Last year, IBM and HP ripped Sun's UNIX business to shreds. This year, IBM is hoping to give HP the same treatment. The UNIX market is shrinking, and IBM must be thinking there isn't enough room, or enough money, for both of them. It's dog eat dog in the UNIX market, and while HP is no poodle, IBM is a very large and aggressive mutt, indeed.
It's only a few weeks into 2010, but already things are beginning to heat up. IBM's announcement on Monday that it is launching four servers based on its spanking-new and ultra-powerful Power7 chip is the company's way of declaring to the world it has every intention of consolidating its position as top dog in the UNIX world.
HP is not ready to roll over and submit, though, and it is pinning its hopes of thriving in the UNIX market on a new weapon of its own: Integrity servers based on the latest Itanium 9300 series chip, also announced yesterday. (Of course the new Itanium is Intel's, not HP's, but HP's HP-UX systems account for the vast majority of Itanium usage. Other vendors, including Hitachi and Fujitsu, account for as little as 15 percent of Itanium sales.)
What about Solaris then? Thanks to the rather thorough kicking IBM and HP gave Sun last year, the operating system has been taken in by a new owner, Oracle, which has promised to invest "heavily" in both Solaris and Sun hardware to create systems optimized for Oracle applications. Although it's not clear exactly what that means, one thing is certain: Solaris isn't out of the picture completely.
All three companies are interested in the UNIX market because there's still money to be made in it: UNIX server spending totaled $2.8 billion in the recession-struck third quarter of 2009 according to IDC. But there's no getting around the fact that it's a market in steady, if not terminal, decline. UNIX accounted for 26.9 percent of server spending in third-quarter 2009, according to IDC. A sizable amount yet six months earlier that figure stood at more than 33 percent. There may be external factors at work here, but the fact remains that the three major UNIX vendors are about to launch new products into a market rapidly becoming too small to sustain all of them.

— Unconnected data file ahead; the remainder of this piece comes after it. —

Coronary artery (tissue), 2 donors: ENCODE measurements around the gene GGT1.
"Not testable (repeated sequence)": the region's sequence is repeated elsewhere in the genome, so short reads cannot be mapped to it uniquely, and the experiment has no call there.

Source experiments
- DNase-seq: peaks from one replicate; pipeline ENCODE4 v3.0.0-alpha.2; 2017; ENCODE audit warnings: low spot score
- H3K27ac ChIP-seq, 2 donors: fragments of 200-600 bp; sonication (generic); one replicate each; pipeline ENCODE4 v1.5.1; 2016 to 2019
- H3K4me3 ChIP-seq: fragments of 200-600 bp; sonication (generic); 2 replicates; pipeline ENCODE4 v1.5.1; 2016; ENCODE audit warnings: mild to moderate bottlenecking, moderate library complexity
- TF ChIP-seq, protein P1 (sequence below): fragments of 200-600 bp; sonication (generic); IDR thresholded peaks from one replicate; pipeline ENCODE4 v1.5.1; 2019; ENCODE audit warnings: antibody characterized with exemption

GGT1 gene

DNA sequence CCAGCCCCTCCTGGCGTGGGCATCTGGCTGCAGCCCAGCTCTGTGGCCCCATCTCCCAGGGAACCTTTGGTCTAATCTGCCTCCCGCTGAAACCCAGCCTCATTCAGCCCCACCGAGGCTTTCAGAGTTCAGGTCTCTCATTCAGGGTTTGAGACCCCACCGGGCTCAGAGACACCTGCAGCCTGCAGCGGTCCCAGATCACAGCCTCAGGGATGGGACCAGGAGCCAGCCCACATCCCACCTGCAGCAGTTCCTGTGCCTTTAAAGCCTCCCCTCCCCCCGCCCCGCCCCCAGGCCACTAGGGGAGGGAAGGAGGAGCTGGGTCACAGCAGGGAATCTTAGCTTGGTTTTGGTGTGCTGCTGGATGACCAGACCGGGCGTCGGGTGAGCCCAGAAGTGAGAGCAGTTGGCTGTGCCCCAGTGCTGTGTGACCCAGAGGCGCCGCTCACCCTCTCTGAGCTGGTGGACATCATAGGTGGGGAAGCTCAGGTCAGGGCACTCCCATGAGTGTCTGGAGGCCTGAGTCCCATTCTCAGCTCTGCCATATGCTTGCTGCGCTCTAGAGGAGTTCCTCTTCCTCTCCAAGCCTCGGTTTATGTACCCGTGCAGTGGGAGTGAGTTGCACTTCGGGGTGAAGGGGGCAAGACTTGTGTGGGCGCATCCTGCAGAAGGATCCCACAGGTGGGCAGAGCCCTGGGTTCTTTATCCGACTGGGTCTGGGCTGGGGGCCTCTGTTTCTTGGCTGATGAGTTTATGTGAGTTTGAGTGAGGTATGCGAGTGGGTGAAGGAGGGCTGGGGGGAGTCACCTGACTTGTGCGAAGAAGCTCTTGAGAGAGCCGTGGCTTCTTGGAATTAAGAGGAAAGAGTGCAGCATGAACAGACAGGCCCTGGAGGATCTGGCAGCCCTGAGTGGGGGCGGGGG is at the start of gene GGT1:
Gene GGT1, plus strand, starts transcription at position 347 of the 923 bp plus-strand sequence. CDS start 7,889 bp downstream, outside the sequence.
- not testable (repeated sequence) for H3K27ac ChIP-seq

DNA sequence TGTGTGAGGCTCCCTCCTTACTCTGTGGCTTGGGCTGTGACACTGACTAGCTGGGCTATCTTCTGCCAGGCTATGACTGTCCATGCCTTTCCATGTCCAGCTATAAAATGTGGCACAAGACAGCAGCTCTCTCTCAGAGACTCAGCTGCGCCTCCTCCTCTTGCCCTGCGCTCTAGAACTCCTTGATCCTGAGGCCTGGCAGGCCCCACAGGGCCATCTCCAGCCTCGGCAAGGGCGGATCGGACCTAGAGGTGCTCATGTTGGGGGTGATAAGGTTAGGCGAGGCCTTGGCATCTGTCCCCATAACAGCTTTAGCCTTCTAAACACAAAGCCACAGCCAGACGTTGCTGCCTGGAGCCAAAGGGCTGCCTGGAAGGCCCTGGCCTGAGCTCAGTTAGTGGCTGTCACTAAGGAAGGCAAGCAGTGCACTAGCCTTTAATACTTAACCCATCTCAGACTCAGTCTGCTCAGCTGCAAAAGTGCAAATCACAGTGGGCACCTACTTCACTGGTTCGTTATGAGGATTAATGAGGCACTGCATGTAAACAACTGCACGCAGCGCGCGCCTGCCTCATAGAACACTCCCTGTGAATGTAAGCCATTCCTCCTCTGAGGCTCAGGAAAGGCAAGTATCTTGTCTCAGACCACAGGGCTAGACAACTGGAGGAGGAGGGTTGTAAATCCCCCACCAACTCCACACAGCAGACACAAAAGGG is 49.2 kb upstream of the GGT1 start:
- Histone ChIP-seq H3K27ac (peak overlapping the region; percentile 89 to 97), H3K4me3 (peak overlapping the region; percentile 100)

IBM knows what to do in this sort of situation. Last year it ran its successful SUN-SET special campaign to get Sun's UNIX users to switch to its own servers running AIX, and it's not shy about grabbing HP customers either: In 2009 it successfully persuaded 250 HP shops to switch to IBM Power systems, System x and System z servers, and storage solutions as part of its Migration Factory program. About 200 of these are believed to have moved to Power systems. "We want to position Power as the future of UNIX. HP and Sun haven't caught up to Power6, and we will trounce them with Power7," said Scott Handy, vice president of worldwide strategy and marketing for the Power Systems division at IBM. "HP-UX customers are going to be just as distraught in 2010 as Sun customers were in 2009."
In all, IBM claims to have pinched $600 million of UNIX business from competitors last year. IDC's figures show the company gained 5.1 percent UNIX market share in third-quarter 2009 year-over-year, giving IBM almost 40 percent of the total. The UNIX market may slowly be disappearing, but IBM realizes it can still grow its profits in it, if it can increase market share without slashing prices too much.
Last year Sun was the easy target; this year it's HP that should be watching its back very carefully.
Paul Rubens is a journalist based in Marlow on Thames, England. He has been programming, tinkering and generally sitting in front of computer screens since his first encounter with a DEC PDP-11 in 1979.